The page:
Financial hardship protection is only available to SafeStart customers after they have graduated. Borrowers who drop out without graduating are not eligible. Borrowers must also be able to demonstrate financial hardship in order to draw on the line of credit. Financial hardship is defined as either unemployment or having total monthly student loan payments that are greater than 10% of gross monthly income.

Coverage is currently limited to undergraduate Stafford loans, but will be expanded to include undergraduate and graduate student loans (including Stafford, Grad PLUS, Perkins and private student loans). Protection can be obtained for 25%, 50%, 75% or 100% of the loan balance with a corresponding adjustment to the commitment fee.

The SafeStart program parallels many aspects of the federal loan programs. If the school closes before the borrower graduates or the loan is cancelled, the commitment fee will be refunded without penalty. If the borrower receives a death or total and permanent disability discharge on their student loans, the repayment obligation on corresponding draws will be cancelled.

The company says that the financial hardship protection will save borrowers money by avoiding the capitalization of interest that occurs with the federal programs and by avoiding any extension of the repayment term. (The SafeStart program is intended to allow borrowers to stick with a standard 10-year repayment term, but can be used in conjunction with alternate repayment plans. The shorter the repayment term, the less interest that will be paid over the lifetime of the loan.)

The SafeStart program also includes financial literacy training to borrowers while they are in school and debt management counseling after they graduate. To the extent that this proactive counseling is effective it will save the company money, so they have a strong financial incentive to improve the effectiveness of the training and counseling programs.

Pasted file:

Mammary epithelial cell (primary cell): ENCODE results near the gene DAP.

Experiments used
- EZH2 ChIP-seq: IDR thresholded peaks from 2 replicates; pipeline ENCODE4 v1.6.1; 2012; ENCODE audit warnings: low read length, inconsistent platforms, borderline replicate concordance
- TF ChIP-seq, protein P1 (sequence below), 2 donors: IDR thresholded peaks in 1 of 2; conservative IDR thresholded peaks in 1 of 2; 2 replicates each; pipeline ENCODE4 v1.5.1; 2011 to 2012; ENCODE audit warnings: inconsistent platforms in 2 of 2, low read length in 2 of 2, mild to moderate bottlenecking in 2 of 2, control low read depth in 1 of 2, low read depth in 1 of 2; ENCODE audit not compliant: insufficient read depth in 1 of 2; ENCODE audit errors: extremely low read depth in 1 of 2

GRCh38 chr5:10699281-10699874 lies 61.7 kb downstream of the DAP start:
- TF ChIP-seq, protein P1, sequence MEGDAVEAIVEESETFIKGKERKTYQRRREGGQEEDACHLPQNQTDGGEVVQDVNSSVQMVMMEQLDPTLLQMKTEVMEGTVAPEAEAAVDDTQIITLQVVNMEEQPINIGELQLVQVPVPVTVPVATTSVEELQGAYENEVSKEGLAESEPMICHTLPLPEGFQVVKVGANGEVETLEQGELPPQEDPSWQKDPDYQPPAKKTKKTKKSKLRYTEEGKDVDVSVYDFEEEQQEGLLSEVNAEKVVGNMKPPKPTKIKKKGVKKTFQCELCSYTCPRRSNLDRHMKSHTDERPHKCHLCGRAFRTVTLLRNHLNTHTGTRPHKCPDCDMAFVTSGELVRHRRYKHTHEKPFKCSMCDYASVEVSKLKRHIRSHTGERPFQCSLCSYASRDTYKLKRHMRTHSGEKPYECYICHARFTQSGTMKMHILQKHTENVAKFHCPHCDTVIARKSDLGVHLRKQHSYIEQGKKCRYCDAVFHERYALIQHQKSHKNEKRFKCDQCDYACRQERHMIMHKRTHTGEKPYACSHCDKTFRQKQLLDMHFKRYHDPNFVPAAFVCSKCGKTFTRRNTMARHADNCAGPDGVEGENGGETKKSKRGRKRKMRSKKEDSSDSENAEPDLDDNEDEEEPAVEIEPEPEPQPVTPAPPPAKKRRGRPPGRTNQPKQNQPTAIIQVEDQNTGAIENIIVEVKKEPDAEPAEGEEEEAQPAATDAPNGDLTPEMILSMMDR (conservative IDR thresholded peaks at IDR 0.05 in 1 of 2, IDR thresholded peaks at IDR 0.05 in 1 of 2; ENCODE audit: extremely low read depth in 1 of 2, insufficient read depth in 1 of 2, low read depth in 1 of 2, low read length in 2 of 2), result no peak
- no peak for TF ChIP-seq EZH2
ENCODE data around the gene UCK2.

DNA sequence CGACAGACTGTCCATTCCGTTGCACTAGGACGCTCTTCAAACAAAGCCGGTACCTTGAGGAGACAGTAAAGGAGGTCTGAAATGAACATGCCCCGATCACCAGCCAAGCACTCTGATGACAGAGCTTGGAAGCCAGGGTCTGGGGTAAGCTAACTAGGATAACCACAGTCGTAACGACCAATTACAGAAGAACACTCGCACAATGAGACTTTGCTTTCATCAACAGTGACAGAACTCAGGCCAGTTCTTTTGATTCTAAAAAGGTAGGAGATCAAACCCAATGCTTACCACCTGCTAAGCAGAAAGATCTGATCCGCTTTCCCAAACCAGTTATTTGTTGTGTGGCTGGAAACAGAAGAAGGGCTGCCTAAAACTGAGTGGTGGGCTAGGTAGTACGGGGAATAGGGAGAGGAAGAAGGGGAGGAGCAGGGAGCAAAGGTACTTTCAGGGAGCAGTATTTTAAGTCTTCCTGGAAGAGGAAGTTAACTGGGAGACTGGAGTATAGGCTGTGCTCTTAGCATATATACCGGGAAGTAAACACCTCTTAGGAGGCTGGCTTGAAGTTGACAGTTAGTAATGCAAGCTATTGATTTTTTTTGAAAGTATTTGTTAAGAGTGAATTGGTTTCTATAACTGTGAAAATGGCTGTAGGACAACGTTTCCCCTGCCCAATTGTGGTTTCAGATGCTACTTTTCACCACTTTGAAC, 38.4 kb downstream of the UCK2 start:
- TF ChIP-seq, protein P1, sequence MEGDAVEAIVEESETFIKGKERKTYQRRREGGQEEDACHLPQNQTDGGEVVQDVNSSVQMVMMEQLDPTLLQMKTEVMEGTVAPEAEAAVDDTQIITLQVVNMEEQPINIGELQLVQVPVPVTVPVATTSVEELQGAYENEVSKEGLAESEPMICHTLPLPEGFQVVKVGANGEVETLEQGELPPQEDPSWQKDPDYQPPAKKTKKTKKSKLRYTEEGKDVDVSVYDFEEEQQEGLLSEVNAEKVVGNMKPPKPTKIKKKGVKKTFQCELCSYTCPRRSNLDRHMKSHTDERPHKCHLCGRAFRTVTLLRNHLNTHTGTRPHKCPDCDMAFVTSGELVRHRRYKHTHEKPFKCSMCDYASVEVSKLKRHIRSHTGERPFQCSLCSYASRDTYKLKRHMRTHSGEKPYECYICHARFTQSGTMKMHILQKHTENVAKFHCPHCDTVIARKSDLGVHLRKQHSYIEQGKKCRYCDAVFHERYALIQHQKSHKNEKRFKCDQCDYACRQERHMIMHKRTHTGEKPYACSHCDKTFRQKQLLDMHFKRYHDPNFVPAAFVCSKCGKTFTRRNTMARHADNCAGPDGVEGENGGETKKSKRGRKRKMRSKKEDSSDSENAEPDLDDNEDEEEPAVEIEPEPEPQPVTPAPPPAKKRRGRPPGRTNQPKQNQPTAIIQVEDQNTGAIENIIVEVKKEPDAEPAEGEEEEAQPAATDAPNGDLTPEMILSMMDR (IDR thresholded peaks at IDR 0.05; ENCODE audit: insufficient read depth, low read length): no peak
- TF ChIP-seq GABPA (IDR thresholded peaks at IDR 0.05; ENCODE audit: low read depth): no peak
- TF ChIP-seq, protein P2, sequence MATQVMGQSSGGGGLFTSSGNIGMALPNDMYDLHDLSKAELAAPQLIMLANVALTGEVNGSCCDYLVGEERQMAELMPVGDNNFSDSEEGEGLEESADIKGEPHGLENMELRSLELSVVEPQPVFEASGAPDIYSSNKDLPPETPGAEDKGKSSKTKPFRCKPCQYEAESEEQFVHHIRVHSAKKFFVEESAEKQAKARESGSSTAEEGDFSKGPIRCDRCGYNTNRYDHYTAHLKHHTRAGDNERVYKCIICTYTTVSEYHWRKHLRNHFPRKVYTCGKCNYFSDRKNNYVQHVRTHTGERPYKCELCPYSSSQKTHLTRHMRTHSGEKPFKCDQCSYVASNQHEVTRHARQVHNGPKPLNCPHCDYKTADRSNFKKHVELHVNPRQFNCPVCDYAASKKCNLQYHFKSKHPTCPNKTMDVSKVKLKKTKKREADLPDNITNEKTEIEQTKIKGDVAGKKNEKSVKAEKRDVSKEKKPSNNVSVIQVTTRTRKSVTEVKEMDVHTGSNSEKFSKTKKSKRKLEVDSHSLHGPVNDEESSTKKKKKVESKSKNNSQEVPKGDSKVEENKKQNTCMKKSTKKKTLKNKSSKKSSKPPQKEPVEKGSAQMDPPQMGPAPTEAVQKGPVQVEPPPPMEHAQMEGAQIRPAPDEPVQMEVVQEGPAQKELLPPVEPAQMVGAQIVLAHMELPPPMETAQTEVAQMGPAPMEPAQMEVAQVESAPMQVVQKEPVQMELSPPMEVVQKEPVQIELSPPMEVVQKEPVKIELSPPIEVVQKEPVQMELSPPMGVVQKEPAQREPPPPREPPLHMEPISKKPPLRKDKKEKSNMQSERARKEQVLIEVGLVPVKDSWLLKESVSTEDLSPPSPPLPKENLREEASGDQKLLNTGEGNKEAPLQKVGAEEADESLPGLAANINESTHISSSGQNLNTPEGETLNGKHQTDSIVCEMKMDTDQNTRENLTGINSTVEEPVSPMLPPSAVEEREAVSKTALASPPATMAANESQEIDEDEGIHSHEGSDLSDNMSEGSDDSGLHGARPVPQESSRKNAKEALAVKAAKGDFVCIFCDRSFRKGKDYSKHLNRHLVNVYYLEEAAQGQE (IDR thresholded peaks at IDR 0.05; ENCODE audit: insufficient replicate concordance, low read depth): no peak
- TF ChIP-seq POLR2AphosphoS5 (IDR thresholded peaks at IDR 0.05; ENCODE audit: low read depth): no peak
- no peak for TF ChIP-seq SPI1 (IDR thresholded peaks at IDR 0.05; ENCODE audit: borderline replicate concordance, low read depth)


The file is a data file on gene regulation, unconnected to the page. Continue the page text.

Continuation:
One of the main benefits of the SafeStart program is that it provides students with peace of mind. Many students worry about their ability to repay their student loans or get a job after they graduate. The SafeStart provides them with an additional safety net (for a fee).

Two types of borrowers should think twice before using SafeStart:

  • Students who intend to pursue careers in public service should stick with income-based repayment, as they will save more money with the 10-year forgiveness provided by the public service loan forgiveness program.

  • Borrowers who have mostly subsidized Stafford loans should consider whether SafeStart is necessary. Not only does the economic hardship deferment pay the interest on subsidized Stafford loans for three years, but the income-based repayment program provides a similar three-year benefit for subsidized Stafford loans when the borrower's income is less than 150% of the poverty line.

Performing an accurate cost/benefit analysis of the SafeStart program is complicated because it necessarily involves calculating the net present value and modeling the expected value of the program's benefits. Prospective users of SafeStart are unlikely to consider all of the factors that affect the financial value of the program:

  • Only a small percentage of SafeStart users will need to draw on the line of credit (probably 1/6 to 1/3, but the company believes that it will be closer to 1/3 to 1/2).
  • About half of students do not graduate and hence will not qualify for the financial hardship protection.
  • Most borrowers will not draw down the full 36-month line of credit.